Unconditional Self-Acceptance and Self-Compassion
- Windy Dryden Ph.D.
- … show all 1 hide
Purchase on Springer.com
$29.95 / €24.95 / £19.95*
* Final gross prices may vary according to local VAT.
This book is largely concerned with one stance that it is possible to take towards the “self”—self-acceptance. However, it is possible to take a number of other productive stances towards the “self” and in this chapter, I will consider the relationship between unconditional self-acceptance (USA) and one of these other stances: self-compassion (SC). In doing so, I will draw upon the ideas of several major theorists in these respective fields. Thus, in discussing USA, I will draw upon the work of Albert Ellis (2005), Maxie Maultsby (1984), Paul Hauck (1991) as well as those of my own (Dryden, 2003); and in discussing SC, I will draw heavily on the ideas of Kristin Neff (e.g. Neff, 2003a). While this chapter is based on the proposition that it is best to develop USA before SC, I will argue that these two concepts can be integrated both conceptually and practically. It is my basic thesis that the two concepts augment one another and that a therapeutic strategy based on the two together will be more productive than one based on each alone. I will begin by defining precisely what I mean by unconditional self-acceptance and self-compassion.
- Baumeister, R. F., Smart, L., & Boden, J. M. (1996). Relation of threatened egotism to violence and aggression: The dark side of self-esteem. Psychological Review, 103, 5–33. CrossRef
- Cooper, M., & McLeod, J. (2011). Pluralistic counselling and psychotherapy. London: Sage.
- Dryden, W. (1994). Overcoming guilt. London: Sheldon Press.
- Dryden, W. (2003). Managing low self-esteem. London: Whurr.
- Dryden, W. (2009). Rational emotive behaviour therapy: Distinctive features. Hove, East Sussex: Routledge.
- Dryden, W. (2012). Dealing with emotional problems using rational—Emotive cognitive behaviour therapy: A practitioner’s guide. Hove, East Sussex: Routledge.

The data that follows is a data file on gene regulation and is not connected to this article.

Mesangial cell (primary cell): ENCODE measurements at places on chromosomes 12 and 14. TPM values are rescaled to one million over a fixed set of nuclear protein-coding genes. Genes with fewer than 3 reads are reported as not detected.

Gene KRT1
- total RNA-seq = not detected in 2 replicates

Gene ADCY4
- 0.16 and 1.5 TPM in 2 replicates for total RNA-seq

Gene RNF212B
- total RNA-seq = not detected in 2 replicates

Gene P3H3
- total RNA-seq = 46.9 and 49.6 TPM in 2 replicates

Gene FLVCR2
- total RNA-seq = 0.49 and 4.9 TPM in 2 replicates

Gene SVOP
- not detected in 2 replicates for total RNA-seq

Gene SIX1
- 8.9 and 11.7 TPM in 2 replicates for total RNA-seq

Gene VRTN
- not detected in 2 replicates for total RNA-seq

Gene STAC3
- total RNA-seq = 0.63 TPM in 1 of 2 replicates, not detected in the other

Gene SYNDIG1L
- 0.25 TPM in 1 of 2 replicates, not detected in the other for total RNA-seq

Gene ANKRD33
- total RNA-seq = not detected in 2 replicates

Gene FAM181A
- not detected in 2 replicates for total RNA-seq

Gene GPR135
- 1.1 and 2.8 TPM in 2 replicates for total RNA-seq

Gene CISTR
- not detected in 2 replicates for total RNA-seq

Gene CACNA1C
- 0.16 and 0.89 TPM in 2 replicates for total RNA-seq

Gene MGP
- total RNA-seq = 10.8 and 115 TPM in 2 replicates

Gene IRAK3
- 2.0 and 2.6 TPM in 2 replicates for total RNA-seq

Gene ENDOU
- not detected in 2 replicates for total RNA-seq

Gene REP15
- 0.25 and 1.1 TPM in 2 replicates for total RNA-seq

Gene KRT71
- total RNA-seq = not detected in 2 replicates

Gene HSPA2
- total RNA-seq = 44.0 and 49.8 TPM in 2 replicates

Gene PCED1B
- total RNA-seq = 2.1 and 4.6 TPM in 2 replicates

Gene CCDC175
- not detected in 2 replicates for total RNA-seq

- Ellis, A. (1962). Reason and emotion in psychotherapy. Secaucus, NJ: Lyle Stuart.
- Ellis, A. (1999). REBT diminishes much of the human ego (Revisedth ed.). New York: Albert Ellis Institute.
- Ellis, A. (2005). The myth of self-esteem. Amherst, NY: Prometheus.
- Epstein, M. D. (1995). Thoughts without a thinker. New York: Basic Books.
- Gilbert, P., McKewn, K., Gibbons, L., Chotai, S., Duarte, J., & Matos, M. (2011). Fears of compassion and happiness in relation to alexithymia, mindfulness, and self-criticism. Psychology and Psychotherapy: Theory, Research and Practice.
- Hauck, P. (1991). Hold your head up high. London: Sheldon.
- Maultsby, M. C., Jr. (1984). Rational behavior therapy. Englewood Cliffs, NJ: Prentice-Hall.
- Neff, K. D. (2003a). Self-compassion: An alternative conceptualization of a healthy attitude toward oneself. Self and Identity, 2, 85–101. CrossRef
- Neff, K. D. (2003b). The development and validation of a scale to measure self-compassion. Self and Identity, 2, 223–250. CrossRef
- Neff, K. D., & Lamb, L. M. (2009). Self-compassion. In S. Lopez (Ed.), The encyclopedia of positive psychology (pp. 864–867). Oxford: Blackwell.
- Seligman, M. E. (1995). The optimistic child. Boston: Houghton Mifflin.
- Unconditional Self-Acceptance and Self-Compassion
- Book Title
- The Strength of Self-Acceptance
- Book Subtitle
- Theory, Practice and Research
- Book Part
- Part I
- pp 107-120
- Print ISBN
- Online ISBN
- Springer New York
- Copyright Holder
- Springer Science+Business Media, LLC
- Additional Links
- Industry Sectors
- eBook Packages
To view the rest of this content please follow the download PDF link above.